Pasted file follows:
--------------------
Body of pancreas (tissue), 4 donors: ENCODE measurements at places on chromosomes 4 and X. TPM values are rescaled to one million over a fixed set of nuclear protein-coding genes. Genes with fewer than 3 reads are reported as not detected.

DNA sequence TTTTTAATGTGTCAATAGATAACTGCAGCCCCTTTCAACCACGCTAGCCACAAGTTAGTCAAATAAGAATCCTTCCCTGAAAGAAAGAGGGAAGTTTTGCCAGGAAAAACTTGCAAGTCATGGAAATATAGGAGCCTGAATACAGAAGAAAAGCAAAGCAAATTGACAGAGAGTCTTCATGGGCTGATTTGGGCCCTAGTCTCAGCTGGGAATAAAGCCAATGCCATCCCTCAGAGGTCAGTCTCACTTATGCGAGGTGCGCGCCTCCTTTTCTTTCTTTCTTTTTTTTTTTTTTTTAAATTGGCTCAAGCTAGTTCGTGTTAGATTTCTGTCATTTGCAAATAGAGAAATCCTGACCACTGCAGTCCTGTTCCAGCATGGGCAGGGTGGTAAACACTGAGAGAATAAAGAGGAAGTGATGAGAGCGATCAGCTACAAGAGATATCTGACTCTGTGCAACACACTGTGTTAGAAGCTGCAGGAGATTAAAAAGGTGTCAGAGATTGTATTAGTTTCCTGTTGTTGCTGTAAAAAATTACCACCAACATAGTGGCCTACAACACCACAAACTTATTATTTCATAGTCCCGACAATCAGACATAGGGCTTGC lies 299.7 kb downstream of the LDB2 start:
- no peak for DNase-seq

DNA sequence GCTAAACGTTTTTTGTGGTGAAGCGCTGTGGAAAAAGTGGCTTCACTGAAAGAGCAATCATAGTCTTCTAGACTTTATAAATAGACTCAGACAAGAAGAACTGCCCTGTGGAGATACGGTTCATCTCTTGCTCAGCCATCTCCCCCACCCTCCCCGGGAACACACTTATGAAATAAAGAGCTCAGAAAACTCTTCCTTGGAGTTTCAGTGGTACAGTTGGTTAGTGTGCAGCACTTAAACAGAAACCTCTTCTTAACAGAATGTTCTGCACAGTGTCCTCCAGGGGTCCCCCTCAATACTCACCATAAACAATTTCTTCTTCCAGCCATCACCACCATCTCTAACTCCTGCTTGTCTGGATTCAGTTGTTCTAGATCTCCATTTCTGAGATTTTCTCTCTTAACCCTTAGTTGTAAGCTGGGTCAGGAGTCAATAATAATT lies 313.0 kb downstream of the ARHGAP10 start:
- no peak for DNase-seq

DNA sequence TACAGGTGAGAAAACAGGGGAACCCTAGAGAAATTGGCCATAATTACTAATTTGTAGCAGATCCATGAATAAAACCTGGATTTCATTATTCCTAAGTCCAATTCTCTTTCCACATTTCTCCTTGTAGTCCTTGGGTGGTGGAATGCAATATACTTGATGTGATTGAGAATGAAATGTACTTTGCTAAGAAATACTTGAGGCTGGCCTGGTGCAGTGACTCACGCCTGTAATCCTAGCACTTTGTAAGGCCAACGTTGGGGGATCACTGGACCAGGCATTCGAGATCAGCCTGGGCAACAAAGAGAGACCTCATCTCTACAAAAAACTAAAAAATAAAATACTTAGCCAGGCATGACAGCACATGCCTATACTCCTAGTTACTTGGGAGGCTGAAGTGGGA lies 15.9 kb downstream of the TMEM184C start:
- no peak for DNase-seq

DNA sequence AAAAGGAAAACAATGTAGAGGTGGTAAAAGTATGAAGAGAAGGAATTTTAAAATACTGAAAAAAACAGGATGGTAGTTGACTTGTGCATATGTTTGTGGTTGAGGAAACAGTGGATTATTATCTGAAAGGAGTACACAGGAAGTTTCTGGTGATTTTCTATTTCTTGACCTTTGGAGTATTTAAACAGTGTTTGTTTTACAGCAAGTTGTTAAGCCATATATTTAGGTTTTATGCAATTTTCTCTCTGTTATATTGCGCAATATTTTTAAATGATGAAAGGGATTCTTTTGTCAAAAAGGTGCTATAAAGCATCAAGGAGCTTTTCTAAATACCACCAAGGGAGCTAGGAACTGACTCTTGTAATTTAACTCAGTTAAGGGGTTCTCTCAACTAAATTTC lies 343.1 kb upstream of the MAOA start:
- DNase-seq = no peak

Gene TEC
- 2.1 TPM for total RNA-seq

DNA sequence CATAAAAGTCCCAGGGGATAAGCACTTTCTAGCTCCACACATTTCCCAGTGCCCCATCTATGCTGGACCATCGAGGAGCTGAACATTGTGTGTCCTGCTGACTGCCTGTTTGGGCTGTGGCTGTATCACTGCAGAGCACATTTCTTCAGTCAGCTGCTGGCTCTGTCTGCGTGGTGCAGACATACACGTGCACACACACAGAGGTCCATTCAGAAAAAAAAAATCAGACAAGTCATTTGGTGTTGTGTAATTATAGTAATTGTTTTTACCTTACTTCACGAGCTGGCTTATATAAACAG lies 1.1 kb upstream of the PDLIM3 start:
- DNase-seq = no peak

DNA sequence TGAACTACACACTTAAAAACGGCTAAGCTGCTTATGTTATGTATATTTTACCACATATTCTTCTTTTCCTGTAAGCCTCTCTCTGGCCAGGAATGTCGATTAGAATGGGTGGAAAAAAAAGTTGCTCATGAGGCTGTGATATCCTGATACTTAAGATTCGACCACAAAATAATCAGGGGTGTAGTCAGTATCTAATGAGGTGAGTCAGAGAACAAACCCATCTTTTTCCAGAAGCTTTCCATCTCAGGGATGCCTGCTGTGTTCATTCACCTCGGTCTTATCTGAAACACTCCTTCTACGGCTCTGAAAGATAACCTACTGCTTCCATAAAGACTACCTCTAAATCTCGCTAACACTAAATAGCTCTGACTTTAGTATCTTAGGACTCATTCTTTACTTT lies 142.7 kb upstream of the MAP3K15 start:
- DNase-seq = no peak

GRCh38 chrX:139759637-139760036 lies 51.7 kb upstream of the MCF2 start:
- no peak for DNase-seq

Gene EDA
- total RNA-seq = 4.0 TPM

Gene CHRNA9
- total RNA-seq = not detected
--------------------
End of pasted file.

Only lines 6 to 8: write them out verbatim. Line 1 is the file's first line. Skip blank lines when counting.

DNA sequence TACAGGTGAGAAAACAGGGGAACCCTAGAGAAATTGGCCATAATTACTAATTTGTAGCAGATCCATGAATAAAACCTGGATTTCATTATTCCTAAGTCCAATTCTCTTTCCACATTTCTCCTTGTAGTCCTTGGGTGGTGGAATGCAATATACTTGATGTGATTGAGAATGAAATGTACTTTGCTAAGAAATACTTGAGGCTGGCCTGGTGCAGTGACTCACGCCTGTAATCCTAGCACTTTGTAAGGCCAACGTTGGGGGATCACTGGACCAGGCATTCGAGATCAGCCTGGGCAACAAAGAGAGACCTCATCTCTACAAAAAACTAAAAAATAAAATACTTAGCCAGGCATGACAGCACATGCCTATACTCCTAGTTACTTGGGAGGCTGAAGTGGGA lies 15.9 kb downstream of the TMEM184C start:
- no peak for DNase-seq

DNA sequence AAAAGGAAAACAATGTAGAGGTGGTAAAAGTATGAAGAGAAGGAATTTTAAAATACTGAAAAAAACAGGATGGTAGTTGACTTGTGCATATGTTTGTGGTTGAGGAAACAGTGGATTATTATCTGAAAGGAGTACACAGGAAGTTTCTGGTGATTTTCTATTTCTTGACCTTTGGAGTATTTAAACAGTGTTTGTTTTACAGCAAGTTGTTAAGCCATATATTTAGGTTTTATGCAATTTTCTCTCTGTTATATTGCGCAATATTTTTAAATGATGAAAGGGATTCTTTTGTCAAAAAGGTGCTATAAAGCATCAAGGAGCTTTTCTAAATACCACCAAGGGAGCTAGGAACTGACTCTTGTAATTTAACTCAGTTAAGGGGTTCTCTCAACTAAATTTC lies 343.1 kb upstream of the MAOA start: